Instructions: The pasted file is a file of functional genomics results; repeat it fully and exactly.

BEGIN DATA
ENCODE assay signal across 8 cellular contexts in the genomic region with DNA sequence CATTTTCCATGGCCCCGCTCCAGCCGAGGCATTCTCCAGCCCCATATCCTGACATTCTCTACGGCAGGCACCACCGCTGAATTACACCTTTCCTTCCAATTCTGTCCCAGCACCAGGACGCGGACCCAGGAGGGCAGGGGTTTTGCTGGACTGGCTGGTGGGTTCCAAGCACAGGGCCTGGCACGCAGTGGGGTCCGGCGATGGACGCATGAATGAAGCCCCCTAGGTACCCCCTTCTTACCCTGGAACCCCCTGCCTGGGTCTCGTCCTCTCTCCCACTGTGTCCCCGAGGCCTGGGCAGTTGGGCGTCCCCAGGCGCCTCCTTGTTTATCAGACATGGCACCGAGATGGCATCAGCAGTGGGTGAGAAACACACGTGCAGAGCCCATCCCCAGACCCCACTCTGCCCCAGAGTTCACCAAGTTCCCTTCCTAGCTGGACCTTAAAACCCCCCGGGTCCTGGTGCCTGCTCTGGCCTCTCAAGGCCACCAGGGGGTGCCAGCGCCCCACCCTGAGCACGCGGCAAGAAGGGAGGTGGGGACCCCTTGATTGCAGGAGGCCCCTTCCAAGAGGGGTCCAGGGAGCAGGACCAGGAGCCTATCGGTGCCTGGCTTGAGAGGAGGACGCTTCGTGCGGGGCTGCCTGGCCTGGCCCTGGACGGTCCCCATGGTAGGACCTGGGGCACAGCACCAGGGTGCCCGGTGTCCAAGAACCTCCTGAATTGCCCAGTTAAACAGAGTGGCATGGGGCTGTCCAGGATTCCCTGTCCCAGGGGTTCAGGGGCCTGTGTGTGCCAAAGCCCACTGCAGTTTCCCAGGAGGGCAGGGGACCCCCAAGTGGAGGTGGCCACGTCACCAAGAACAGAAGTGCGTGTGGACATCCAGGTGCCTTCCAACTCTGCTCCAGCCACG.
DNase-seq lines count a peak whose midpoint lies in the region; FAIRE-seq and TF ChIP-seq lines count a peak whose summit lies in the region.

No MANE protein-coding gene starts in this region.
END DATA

ENCODE assay signal across 8 cellular contexts in the genomic region with DNA sequence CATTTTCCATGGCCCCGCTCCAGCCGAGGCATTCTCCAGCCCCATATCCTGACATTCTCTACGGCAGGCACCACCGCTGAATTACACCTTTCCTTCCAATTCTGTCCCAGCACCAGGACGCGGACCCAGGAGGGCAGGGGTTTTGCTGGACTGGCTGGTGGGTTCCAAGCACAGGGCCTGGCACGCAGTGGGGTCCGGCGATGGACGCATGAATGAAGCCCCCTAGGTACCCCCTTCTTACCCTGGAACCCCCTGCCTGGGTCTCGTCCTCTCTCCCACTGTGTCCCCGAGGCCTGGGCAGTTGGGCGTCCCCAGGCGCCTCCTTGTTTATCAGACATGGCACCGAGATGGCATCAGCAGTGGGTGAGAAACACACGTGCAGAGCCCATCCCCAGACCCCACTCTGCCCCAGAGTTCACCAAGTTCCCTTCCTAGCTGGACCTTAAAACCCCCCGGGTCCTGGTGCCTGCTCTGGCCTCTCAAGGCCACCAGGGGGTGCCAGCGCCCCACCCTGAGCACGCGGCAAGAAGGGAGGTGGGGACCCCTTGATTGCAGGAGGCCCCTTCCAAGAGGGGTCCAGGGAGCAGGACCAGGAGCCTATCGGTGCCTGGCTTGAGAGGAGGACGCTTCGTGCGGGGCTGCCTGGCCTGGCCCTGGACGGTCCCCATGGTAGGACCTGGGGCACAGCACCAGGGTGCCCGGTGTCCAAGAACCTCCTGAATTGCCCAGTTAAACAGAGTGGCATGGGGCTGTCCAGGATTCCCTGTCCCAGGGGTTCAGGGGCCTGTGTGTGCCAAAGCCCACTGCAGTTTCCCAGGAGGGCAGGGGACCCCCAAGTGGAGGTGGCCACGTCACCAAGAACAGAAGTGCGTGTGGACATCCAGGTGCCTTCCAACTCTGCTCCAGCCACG.
DNase-seq lines count a peak whose midpoint lies in the region; FAIRE-seq and TF ChIP-seq lines count a peak whose summit lies in the region.

No MANE protein-coding gene starts in this region.